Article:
System Administration Guide, Volume 3

Solaris DHCP Server

The Solaris DHCP server runs as a daemon in the Solaris operating environment on a host system. The server has two basic functions:

The Solaris DHCP server can also be configured to perform the following additional functions:

DHCP Server Management

As superuser, you can start, stop, and configure the DHCP server using the DHCP Manager, or by using command line utilities. Generally, the DHCP server is configured to start automatically when the system boots, and stop when the system is shutdown, so starting and stopping the server manually should be an infrequent occurence.

DHCP Server Data Storage

All the data used by the DHCP server is maintained in two data repositories, which you can view and manage using either the DHCP Manager or command-line utilities. The data repositories are:

The DHCP data can be stored in files on a local directory, or in a NIS+ database. "Choosing the Data Store" discusses selecting a data storage method.

The dhcptab File

The dhcptab file contains all the information that clients can obtain from the DHCP server. The DHCP server scans the file each time it starts.

The DHCP protocol defines a number of standard items of information that can be passed to clients. These items are referred to as parameters, symbols, or options. Options are defined in the DHCP protocol by numeric codes and text labels, but without values. For example, some commonly used standard options are shown in the following table.

Table 8-1 Sample DHCP Standard Options





Subnet mask IP address 


IP address for router 


IP address for DNS server 



Text string for client hostname 



DNS domain name 

Some options are automatically assigned values when the administrator provides information during server configuration. The administrator can also explicitly assign values to other options at a later time. Options and their values are passed to the client to provide configuration information. For example, the option/value pair, DNSdmain=Georgia.Peach.COM, sets the client's DNS domain name to Georgia.Peach.COM.

Options can be grouped with other options in containers known as macros, which makes it easier to pass information to a client. Some macros are created automatically during server configuration, and contain options that were assigned values during configuration. Macros can also contain other macros.

The format of the dhcptab file is described in dhcptab(4). In DHCP Manager, all the information shown in the Options and Macros tabs comes from the dhcptab file. See "About Options" for more information about options, and "About Macros" for more information about macros.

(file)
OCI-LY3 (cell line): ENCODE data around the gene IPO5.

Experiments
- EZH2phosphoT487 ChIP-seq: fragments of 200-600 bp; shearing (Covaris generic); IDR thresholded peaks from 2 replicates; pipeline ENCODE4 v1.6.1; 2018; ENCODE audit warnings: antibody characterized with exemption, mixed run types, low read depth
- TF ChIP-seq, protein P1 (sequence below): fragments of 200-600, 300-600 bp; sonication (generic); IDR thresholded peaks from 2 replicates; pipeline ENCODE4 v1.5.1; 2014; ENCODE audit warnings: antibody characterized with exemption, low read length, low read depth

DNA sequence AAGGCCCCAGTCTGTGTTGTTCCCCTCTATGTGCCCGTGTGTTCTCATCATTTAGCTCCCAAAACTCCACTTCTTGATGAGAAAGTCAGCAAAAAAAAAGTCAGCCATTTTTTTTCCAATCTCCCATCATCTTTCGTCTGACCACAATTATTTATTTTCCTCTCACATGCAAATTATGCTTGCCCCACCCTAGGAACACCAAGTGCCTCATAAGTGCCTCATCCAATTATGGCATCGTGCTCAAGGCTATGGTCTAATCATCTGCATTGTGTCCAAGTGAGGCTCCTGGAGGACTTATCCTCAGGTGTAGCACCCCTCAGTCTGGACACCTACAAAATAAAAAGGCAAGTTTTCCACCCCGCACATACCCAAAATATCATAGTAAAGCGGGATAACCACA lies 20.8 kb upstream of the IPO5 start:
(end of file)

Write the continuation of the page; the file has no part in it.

Note that the dhcptab file is a text file, but should not be edited manually. You should use either dhtadm or DHCP Manager to create, delete, or modify options and macros.

DHCP Network Tables

A DHCP network table maps client identifiers to IP addresses and the configuration parameters associated with each address. The format of the network tables is described in dhcp_network(4). In DHCP Manager, all the information shown in the Addresses tab is acquired from the network tables.

DHCP Manager

DHCP Manager is a graphical tool you can use to perform all management duties associated with DHCP services. You can use it to manage the server itself as well as the data the server uses. You can use DHCP Manager with the server in the following ways:

DHCP Manager also allows you to manage the IP addresses, network configuration macros, and network configuration options in the following ways:

DHCP Manager includes extensive online help for procedures you can perform with the tool.

DHCP Command-Line Utilities

All DHCP management functions can be performed using command-line utilities. The following table lists the utilities and describes the purpose of each utility. See the man pages for the utilities for detailed information about using them by clicking on the command names in the table.

Table 8-2 DHCP Command-Line Utilities

DHCP Command Manual Page 

Description and Purpose 


The DHCP service daemon. It provides command-line arguments that allow you to set several runtime options.


Shell script that presents a text-based menu system to help you configure a DHCP server. dhcpconfig collects information from the server machine's network topology files to create useful information for the initial configuration. dhcpconfig uses the dhtadm and pntadm utilities in the background to create the initial dhcptab and network tables.


Used for adding, deleting, and modifying configuration options and macros for DHCP clients. This utility lets you edit the dhcptab file indirectly, ensuring the format of the dhcptab file is correct. You should not directly edit the dhcptab file.


Used to manage the DHCP network tables. You can use this utility to add and remove IP addresses and networks under DHCP management, modify the network configuration of specified IP addresses, and display information about IP addresses and networks under DHCP management. 

DHCP Server Configuration

You configure the DHCP server the first time you run DHCP Manager on the system where you want to run the DHCP server. DHCP Manager server configuration dialogs prompt you for essential information needed to enable and run the DHCP server on one network. Some default values are obtained from existing system files. If you have not configured the system for the network, there will be no default values. DHCP Manager prompts for the following information: